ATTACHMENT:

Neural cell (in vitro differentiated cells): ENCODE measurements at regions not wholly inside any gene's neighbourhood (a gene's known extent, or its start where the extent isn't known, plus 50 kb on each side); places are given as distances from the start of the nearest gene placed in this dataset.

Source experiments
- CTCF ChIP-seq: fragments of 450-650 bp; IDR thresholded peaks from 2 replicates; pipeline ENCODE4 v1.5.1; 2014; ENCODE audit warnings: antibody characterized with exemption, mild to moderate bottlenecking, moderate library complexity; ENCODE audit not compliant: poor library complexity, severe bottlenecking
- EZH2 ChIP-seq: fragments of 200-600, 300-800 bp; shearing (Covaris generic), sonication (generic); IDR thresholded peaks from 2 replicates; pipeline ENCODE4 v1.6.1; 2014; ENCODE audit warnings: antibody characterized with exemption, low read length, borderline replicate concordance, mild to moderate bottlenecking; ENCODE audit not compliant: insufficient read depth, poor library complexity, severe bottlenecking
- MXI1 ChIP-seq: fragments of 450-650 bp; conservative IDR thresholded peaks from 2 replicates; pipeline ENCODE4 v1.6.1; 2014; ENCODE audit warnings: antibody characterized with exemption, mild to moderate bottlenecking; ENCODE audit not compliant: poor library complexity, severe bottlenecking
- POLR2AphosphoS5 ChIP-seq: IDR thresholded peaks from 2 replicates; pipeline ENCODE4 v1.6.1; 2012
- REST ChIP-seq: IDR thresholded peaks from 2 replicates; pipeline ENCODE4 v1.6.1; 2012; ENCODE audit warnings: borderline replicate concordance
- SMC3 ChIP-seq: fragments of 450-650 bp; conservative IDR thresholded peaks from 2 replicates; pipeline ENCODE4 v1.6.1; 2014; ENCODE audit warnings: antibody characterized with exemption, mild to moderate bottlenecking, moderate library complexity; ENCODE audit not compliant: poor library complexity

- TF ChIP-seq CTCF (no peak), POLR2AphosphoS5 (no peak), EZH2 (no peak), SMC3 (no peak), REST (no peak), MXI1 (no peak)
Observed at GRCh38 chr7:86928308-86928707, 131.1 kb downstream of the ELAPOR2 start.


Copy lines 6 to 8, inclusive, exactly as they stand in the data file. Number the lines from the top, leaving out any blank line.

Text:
- POLR2AphosphoS5 ChIP-seq: IDR thresholded peaks from 2 replicates; pipeline ENCODE4 v1.6.1; 2012
- REST ChIP-seq: IDR thresholded peaks from 2 replicates; pipeline ENCODE4 v1.6.1; 2012; ENCODE audit warnings: borderline replicate concordance
- SMC3 ChIP-seq: fragments of 450-650 bp; conservative IDR thresholded peaks from 2 replicates; pipeline ENCODE4 v1.6.1; 2014; ENCODE audit warnings: antibody characterized with exemption, mild to moderate bottlenecking, moderate library complexity; ENCODE audit not compliant: poor library complexity